For more than 25 years, Slim has dictated the terms of Mexico’s telecommunications industry and built an empire, making him one of the world’s richest men.
But at home in Mexico, the game is changing. And there is not much he can do about it, analysts say.
Determined to bring his dominance to an end, leaders from Mexico’s three biggest political parties have put aside their own animosities in recent years, meeting in secret sessions to chip away at Mr. Slim’s domain.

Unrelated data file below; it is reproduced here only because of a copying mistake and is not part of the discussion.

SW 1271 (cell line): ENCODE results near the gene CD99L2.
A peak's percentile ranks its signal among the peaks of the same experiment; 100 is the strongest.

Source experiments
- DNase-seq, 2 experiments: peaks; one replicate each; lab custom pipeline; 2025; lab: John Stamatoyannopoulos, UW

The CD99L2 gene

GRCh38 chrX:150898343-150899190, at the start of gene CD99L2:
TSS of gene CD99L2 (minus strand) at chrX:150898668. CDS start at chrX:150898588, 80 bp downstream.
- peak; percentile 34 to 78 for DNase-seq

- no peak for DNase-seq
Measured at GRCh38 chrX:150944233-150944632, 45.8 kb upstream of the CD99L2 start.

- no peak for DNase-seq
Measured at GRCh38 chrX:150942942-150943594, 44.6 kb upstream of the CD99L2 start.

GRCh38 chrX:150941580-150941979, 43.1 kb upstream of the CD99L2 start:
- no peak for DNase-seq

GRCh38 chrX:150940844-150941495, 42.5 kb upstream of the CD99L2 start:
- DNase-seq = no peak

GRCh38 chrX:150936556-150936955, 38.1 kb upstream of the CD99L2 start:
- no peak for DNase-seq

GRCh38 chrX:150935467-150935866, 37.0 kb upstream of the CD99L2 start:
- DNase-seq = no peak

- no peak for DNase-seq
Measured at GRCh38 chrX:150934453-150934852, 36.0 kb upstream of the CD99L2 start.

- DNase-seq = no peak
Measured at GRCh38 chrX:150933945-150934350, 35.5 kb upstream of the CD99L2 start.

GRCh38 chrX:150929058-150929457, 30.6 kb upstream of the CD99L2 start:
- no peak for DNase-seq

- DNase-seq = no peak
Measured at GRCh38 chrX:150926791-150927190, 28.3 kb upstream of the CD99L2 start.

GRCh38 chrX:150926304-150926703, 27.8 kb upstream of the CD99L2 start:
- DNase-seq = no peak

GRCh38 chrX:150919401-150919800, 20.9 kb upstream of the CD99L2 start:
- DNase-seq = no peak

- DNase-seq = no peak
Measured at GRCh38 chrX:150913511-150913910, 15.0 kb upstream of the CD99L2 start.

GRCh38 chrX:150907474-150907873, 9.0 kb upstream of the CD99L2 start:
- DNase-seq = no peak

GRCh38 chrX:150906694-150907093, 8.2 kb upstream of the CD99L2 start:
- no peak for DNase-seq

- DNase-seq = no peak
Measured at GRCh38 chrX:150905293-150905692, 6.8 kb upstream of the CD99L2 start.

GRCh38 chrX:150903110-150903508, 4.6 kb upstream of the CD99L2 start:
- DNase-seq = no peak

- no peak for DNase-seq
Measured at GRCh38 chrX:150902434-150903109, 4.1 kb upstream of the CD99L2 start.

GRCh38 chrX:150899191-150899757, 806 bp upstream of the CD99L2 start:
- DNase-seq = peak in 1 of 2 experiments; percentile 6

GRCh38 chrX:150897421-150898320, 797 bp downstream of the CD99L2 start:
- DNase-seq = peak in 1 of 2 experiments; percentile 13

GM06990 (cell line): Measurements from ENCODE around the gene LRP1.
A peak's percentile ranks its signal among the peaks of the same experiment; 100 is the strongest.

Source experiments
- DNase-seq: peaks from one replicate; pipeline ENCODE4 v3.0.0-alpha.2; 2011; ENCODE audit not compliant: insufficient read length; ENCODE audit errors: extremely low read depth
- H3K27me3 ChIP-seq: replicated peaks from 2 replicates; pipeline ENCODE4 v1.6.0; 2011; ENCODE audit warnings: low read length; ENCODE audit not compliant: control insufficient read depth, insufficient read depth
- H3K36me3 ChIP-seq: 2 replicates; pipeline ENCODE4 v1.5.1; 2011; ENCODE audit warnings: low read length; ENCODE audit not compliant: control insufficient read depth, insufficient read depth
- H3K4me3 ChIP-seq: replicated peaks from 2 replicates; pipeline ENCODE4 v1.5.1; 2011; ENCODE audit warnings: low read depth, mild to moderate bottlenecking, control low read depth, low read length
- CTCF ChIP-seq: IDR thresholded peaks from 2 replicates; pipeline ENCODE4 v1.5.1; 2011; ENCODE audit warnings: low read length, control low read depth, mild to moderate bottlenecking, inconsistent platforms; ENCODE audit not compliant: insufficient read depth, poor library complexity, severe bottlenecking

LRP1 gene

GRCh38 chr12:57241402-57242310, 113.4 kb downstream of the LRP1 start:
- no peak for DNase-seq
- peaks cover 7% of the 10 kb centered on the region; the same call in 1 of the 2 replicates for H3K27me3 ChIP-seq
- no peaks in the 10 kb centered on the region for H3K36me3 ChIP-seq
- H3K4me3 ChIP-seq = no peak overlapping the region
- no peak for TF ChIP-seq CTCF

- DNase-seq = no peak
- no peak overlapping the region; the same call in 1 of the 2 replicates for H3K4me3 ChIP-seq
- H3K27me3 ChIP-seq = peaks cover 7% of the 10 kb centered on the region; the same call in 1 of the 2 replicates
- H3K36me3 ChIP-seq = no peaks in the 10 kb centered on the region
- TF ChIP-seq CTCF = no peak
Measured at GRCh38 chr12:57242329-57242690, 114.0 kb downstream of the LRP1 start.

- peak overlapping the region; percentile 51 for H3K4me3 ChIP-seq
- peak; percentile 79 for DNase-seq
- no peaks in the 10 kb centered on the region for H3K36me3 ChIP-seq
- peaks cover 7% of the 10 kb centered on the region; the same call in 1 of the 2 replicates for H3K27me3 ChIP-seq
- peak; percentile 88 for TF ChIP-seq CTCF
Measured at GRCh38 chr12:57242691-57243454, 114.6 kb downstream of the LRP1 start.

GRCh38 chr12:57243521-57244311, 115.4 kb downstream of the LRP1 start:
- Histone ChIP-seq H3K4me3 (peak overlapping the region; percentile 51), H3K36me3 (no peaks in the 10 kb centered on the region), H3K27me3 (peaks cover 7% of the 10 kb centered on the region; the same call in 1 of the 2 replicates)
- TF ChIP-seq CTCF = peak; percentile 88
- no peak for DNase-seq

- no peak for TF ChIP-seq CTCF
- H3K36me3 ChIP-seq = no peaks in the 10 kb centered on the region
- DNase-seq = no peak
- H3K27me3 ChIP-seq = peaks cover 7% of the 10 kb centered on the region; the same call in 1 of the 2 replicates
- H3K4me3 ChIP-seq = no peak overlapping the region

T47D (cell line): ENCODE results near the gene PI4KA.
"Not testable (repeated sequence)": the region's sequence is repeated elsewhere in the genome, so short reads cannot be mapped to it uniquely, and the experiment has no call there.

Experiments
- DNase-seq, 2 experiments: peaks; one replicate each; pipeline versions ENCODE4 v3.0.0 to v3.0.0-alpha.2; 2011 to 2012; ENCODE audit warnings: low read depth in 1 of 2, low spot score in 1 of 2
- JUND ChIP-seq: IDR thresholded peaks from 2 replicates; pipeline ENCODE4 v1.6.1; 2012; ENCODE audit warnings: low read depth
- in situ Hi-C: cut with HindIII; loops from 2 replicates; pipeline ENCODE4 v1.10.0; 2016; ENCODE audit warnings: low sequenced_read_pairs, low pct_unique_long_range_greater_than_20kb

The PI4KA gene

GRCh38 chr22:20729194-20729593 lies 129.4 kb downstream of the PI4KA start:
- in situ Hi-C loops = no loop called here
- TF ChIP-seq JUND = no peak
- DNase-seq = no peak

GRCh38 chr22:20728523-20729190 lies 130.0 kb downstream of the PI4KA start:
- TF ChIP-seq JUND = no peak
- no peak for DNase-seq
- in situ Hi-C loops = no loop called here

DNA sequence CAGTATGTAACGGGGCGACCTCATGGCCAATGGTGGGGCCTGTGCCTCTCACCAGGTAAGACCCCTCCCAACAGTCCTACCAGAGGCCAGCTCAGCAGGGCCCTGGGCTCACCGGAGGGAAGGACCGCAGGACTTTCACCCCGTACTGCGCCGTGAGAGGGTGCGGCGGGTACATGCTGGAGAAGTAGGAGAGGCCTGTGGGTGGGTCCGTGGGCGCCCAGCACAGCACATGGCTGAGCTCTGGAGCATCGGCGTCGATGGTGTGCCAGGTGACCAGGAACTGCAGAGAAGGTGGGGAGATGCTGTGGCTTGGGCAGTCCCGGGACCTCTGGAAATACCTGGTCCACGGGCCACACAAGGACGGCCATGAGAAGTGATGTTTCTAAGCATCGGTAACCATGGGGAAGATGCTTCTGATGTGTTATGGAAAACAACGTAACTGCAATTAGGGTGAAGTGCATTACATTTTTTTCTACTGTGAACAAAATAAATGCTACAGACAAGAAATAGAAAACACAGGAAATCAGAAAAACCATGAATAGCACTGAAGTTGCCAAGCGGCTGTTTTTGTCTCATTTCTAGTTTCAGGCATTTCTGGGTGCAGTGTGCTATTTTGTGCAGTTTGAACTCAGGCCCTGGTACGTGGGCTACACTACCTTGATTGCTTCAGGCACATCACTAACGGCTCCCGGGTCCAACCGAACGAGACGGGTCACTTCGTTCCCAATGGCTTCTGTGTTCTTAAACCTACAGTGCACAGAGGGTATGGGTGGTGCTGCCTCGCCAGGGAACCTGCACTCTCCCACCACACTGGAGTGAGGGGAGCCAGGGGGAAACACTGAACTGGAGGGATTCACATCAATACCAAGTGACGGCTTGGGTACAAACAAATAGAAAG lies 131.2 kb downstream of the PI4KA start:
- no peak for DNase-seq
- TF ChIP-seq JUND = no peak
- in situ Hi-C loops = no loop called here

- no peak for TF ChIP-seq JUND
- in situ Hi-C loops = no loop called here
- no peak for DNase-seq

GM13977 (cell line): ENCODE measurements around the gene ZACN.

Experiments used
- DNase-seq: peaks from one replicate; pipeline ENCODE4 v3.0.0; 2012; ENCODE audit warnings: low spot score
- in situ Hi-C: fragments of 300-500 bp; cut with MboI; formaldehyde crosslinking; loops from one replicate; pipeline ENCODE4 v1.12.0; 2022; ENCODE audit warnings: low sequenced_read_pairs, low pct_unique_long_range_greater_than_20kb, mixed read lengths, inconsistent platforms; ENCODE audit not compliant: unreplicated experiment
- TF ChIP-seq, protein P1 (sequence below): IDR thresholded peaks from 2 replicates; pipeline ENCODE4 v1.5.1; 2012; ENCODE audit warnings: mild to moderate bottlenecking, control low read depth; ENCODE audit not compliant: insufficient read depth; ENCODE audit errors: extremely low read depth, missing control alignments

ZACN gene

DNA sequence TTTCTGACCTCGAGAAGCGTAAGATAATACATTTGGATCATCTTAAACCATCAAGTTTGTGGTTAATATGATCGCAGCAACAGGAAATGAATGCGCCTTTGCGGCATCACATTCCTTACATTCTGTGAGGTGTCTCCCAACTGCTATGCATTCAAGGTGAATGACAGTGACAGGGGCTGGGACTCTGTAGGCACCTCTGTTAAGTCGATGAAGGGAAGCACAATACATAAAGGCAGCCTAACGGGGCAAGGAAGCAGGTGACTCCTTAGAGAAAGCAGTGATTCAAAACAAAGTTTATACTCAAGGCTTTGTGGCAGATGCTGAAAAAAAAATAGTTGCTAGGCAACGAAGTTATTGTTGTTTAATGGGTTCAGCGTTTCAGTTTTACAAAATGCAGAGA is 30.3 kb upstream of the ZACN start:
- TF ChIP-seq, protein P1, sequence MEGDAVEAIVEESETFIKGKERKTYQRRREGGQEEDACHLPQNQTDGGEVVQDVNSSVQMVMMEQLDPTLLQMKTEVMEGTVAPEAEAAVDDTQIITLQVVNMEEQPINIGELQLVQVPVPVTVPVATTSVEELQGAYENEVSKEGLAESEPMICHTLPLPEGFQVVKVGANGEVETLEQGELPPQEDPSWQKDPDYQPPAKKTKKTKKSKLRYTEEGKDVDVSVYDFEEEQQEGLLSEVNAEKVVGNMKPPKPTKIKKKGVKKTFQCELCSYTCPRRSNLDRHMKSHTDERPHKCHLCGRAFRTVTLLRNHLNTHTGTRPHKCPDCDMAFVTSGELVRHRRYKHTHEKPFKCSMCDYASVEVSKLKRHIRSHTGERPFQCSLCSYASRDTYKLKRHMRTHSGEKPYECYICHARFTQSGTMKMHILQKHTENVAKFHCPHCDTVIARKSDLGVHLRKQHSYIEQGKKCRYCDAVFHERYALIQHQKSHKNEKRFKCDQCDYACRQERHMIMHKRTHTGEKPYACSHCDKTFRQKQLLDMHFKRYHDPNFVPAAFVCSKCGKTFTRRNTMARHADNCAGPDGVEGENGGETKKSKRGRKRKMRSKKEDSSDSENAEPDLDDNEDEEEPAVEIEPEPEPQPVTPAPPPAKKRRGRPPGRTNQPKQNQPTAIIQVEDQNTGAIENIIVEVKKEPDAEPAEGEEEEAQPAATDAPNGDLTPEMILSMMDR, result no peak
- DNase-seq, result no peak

In its quarterly report last month, the company acknowledged that increased competition was crimping profits in Mexico. Under the new law, it must submit to special rules as the dominant phone company. It cannot charge fees to its smaller competitors when their users call into its network and it must share its infrastructure, including cell towers, all of which Mr. Slim says forces him to subsidize behemoths like AT&T.
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